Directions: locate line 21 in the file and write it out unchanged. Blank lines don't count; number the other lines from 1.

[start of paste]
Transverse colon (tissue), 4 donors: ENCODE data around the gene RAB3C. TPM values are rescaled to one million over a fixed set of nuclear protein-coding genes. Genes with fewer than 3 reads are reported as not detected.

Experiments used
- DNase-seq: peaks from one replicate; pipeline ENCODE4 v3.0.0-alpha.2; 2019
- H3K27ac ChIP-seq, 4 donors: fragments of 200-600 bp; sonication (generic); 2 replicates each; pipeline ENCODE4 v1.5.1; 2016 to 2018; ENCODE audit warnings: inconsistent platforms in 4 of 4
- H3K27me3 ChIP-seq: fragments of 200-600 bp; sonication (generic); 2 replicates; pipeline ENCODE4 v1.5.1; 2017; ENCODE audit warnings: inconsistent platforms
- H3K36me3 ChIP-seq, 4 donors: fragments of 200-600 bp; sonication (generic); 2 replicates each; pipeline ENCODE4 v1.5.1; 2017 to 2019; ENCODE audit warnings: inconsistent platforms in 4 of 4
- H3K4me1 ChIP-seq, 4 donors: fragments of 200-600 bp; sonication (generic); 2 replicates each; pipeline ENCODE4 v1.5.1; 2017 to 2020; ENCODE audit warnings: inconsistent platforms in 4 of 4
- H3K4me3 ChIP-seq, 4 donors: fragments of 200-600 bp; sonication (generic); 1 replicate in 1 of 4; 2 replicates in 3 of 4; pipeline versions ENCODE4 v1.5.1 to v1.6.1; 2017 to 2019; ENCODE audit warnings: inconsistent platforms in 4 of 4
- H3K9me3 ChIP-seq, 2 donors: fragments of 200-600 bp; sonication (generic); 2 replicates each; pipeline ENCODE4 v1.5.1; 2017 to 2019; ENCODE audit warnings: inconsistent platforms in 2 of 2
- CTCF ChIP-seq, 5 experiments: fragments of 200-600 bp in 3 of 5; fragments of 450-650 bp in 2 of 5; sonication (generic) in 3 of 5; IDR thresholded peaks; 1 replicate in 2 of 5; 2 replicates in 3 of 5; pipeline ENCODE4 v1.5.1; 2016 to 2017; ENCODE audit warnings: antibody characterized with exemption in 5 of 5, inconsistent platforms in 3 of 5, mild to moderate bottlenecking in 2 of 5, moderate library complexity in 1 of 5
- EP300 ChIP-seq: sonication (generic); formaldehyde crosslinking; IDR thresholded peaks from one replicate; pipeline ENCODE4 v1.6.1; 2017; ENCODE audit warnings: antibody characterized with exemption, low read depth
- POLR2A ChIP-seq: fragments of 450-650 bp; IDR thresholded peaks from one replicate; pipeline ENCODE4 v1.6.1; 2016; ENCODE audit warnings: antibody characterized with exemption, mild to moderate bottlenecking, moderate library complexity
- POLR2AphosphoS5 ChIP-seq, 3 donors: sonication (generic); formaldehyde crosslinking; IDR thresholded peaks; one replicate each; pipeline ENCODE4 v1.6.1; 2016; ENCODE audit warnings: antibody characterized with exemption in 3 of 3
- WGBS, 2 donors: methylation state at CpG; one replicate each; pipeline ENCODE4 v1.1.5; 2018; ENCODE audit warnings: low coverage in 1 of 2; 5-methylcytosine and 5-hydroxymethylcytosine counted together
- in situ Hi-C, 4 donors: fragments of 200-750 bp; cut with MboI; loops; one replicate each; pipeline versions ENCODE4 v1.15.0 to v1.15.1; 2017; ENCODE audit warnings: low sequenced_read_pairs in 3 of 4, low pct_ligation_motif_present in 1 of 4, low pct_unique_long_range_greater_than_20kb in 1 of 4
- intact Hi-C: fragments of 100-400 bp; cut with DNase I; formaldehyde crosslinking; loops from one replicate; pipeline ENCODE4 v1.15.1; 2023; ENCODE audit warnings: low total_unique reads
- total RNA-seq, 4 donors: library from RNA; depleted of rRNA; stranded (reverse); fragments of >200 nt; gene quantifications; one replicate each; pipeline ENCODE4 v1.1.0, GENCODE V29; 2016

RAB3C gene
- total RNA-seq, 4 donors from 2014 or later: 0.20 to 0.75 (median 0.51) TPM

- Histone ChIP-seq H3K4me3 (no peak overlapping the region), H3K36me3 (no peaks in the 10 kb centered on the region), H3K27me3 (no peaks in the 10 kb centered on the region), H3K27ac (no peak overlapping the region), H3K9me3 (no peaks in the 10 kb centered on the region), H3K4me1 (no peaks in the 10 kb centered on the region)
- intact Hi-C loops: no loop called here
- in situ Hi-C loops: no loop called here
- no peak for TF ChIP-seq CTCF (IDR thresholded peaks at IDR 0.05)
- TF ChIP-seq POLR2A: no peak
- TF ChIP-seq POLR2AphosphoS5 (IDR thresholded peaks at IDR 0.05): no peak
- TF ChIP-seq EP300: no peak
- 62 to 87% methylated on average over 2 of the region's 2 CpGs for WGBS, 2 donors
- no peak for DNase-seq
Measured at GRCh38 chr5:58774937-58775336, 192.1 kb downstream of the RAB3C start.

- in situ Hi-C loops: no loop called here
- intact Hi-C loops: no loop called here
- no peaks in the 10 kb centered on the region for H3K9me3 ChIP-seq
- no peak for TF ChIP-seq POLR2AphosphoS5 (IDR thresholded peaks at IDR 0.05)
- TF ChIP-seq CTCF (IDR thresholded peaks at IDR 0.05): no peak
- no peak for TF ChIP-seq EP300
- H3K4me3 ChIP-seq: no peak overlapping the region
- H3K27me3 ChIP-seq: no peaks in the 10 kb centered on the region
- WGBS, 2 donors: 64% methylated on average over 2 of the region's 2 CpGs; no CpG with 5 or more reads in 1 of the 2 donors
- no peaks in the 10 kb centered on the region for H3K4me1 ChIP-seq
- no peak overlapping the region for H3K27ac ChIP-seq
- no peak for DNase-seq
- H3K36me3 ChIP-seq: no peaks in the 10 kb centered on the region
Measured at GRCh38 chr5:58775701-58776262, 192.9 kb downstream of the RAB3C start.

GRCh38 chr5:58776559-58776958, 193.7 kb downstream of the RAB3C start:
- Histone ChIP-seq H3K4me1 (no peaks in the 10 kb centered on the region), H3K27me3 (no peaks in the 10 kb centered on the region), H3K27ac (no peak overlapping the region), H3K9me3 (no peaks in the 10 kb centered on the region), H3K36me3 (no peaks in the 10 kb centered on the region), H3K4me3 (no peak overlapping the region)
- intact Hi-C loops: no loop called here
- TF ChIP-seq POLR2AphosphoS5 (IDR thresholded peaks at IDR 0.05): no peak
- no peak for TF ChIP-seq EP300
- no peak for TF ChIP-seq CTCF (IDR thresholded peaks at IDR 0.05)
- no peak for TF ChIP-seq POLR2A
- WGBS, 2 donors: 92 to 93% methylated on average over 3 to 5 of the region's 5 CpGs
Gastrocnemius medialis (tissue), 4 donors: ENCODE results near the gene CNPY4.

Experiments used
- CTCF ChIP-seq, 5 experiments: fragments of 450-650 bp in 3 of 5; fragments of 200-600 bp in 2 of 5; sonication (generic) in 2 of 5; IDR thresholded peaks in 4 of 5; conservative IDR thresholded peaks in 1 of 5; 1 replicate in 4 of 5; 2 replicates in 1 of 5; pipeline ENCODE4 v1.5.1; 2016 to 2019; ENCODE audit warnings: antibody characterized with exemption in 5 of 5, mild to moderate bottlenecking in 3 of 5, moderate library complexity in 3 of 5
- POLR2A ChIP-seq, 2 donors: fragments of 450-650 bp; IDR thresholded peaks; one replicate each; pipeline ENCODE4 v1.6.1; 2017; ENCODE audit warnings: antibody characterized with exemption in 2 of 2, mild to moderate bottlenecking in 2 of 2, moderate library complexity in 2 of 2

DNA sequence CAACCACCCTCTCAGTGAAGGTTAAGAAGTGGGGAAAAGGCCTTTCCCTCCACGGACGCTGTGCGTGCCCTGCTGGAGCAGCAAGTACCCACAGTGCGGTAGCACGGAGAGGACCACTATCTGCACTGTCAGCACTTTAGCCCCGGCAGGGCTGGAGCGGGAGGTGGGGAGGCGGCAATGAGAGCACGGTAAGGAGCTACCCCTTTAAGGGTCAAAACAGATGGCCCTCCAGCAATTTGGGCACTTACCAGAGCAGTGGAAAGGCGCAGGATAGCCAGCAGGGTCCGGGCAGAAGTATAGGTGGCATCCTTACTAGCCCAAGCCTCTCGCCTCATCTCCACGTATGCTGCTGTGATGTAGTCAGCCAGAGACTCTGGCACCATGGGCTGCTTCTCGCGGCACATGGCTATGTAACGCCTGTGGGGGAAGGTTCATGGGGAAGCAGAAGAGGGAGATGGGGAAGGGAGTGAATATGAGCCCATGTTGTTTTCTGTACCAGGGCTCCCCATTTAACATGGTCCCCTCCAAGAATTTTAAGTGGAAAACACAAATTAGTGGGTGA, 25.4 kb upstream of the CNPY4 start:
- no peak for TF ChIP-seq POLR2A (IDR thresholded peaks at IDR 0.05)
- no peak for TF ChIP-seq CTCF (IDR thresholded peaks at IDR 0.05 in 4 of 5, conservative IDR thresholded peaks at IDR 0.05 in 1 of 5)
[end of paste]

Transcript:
- intact Hi-C loops: no loop called here